In fact, therapists say it's harder to talk about money than it is to talk about sex. Why? In part, it's because talking about sex in the safe-sex era has gotten easier. Talking about money hasn't. But just as we learned to ask about condoms and HIV testing, we can learn to ask about spending habits, financial goals, and credit card debt. It's a matter of diving in. And for that, it helps to have a bit of a script (at the very least you need a good opening line). Here's how to get off on the right foot.

  • Find a neutral time. It's best to talk about money when money is not the issue. If you start talking while you're paying the bills or after your spouse has just purchased something you thought was a little too extravagant, your discussion is going to degenerate into an argument. You're better off talking about money issues over breakfast or during the commercial breaks on Friends.
  • Give a little to get a little. This is a trick reporters like me often use. We'll serve up some fact on our own lives to get our sources to similarly open up, a strategy that works really well with a spouse as well. Explaining how you feel about a particular money issue will encourage your partner to do the same. Say you want to talk about who pays for what, you might begin: "I think it's really nice that you paid for dinner the last couple of times we went out, but I need to know how you feel about that. Are you the kind of guy who feels good paying for women, or do you feel like it's a burden? Because I'm perfectly comfortable with picking up the check, too."
  • Know where you stand. It's important to be honest with yourself about how you feel. It may be hard to have a relationship with someone with major debt problems if you've paid every bill on time and in full your entire life. You may have mixed emotions about letting a date/spouse pay your way (part of you may enjoy being taken care of, while another part wants to maintain some independence). You can't be up front with your partner if you're not willing to be up front with yourself.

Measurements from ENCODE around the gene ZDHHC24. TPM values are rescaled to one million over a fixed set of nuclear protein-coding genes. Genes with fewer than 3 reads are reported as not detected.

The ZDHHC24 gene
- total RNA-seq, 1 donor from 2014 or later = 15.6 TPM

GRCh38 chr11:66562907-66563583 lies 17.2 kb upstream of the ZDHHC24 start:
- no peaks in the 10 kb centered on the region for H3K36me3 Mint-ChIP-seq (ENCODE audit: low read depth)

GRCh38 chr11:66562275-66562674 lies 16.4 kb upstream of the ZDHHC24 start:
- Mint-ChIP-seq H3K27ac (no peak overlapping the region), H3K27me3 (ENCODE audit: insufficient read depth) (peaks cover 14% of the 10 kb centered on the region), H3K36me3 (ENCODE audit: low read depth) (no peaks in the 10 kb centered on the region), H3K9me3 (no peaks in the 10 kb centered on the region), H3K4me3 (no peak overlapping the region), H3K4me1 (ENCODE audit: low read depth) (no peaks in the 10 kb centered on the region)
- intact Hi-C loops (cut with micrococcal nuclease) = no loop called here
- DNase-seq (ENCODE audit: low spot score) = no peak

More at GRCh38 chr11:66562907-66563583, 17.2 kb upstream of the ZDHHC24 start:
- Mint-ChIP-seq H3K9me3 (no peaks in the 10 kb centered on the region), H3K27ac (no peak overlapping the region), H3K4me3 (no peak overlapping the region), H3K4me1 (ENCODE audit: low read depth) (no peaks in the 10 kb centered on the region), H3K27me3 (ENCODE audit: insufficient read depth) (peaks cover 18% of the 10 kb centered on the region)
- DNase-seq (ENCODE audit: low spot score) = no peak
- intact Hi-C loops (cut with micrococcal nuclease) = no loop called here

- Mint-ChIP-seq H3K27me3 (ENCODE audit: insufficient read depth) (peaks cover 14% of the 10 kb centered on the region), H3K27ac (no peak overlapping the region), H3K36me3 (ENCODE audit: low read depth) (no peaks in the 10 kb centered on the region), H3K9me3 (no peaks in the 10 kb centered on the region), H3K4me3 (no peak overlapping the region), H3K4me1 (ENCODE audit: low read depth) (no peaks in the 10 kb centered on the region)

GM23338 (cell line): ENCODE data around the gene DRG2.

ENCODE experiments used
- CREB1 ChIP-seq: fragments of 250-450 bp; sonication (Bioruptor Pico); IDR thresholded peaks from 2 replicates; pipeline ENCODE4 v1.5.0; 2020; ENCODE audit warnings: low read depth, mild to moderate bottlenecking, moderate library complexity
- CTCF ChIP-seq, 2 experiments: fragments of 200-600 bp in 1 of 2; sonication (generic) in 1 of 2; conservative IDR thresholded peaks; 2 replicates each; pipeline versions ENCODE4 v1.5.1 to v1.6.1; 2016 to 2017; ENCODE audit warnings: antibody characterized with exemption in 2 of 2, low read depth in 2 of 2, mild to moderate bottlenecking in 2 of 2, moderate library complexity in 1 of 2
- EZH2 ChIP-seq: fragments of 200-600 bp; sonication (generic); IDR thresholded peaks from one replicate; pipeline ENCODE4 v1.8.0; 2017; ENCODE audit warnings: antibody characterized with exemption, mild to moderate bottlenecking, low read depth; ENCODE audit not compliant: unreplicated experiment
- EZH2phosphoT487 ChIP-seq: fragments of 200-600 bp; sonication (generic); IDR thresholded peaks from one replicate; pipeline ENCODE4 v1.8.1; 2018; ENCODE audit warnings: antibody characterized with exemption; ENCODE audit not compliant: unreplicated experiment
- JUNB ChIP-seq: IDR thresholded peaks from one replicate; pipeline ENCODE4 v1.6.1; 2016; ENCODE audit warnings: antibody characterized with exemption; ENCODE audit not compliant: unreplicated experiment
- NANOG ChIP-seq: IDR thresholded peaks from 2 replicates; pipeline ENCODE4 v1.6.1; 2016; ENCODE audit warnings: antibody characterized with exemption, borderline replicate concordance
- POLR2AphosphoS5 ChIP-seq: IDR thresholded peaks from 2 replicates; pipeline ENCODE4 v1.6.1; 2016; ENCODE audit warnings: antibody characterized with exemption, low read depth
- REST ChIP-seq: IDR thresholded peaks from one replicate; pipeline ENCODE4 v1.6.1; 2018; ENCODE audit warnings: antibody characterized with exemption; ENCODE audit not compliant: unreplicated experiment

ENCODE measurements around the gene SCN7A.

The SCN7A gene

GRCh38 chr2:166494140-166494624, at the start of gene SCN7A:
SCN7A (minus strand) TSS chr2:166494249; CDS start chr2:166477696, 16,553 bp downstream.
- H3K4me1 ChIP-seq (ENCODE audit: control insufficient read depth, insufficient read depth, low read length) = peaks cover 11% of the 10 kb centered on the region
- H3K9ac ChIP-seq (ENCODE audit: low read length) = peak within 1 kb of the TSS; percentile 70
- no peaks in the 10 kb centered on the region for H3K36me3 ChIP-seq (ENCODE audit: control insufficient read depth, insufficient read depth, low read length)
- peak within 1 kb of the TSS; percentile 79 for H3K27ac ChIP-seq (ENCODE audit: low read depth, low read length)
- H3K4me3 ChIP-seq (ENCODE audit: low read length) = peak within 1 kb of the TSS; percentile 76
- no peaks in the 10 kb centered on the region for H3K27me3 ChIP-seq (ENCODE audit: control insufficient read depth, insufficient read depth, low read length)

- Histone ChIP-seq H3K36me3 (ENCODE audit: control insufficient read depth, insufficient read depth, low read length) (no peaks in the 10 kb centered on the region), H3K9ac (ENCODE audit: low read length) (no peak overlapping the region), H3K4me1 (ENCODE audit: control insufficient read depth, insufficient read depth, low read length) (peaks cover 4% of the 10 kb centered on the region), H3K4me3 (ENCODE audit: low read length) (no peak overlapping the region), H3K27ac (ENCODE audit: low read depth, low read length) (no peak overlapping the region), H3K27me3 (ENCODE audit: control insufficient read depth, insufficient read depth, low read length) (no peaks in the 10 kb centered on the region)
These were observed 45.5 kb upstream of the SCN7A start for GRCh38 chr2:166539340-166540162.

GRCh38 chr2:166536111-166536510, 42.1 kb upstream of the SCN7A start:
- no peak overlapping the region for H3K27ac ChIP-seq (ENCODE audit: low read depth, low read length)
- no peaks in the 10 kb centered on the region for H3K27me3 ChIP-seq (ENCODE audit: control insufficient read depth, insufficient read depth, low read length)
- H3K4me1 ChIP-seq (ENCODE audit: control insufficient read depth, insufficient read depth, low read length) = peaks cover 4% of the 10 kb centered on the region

• Bring in a third party. If you can't get yourself to start a financial conversation, sit down with a counselor and ask him or her to help you sort out your issues. That person could be a money therapist, but also a compassionate financial planner or member of the clergy. Many churches and synagogues now offer financial planning courses as part of their preparation for marriage.

Opening Lines

Sometimes you just need something to say to get the ball rolling. Try:

  • "Growing up, I don't remember my parents ever talking about money. How was it in your house?"
  • "I got a raise today -- and I want to make sure I don't spend every last dime. Let's talk about some ways I/we can be sure to save it."
  • "My friend Joan just inherited $40,000. I think my Aunt Margaret may leave me some money someday."
  • "These student loans are driving me nuts. Do you have them, too?"
  • "Do you have renters insurance?"
  • "That vacation we want to take is pretty expensive. Let's talk about how we can put together the money."

Copyright 2001 by Jean Sherman Chatzky. All rights reserved. Excerpt posted with permission from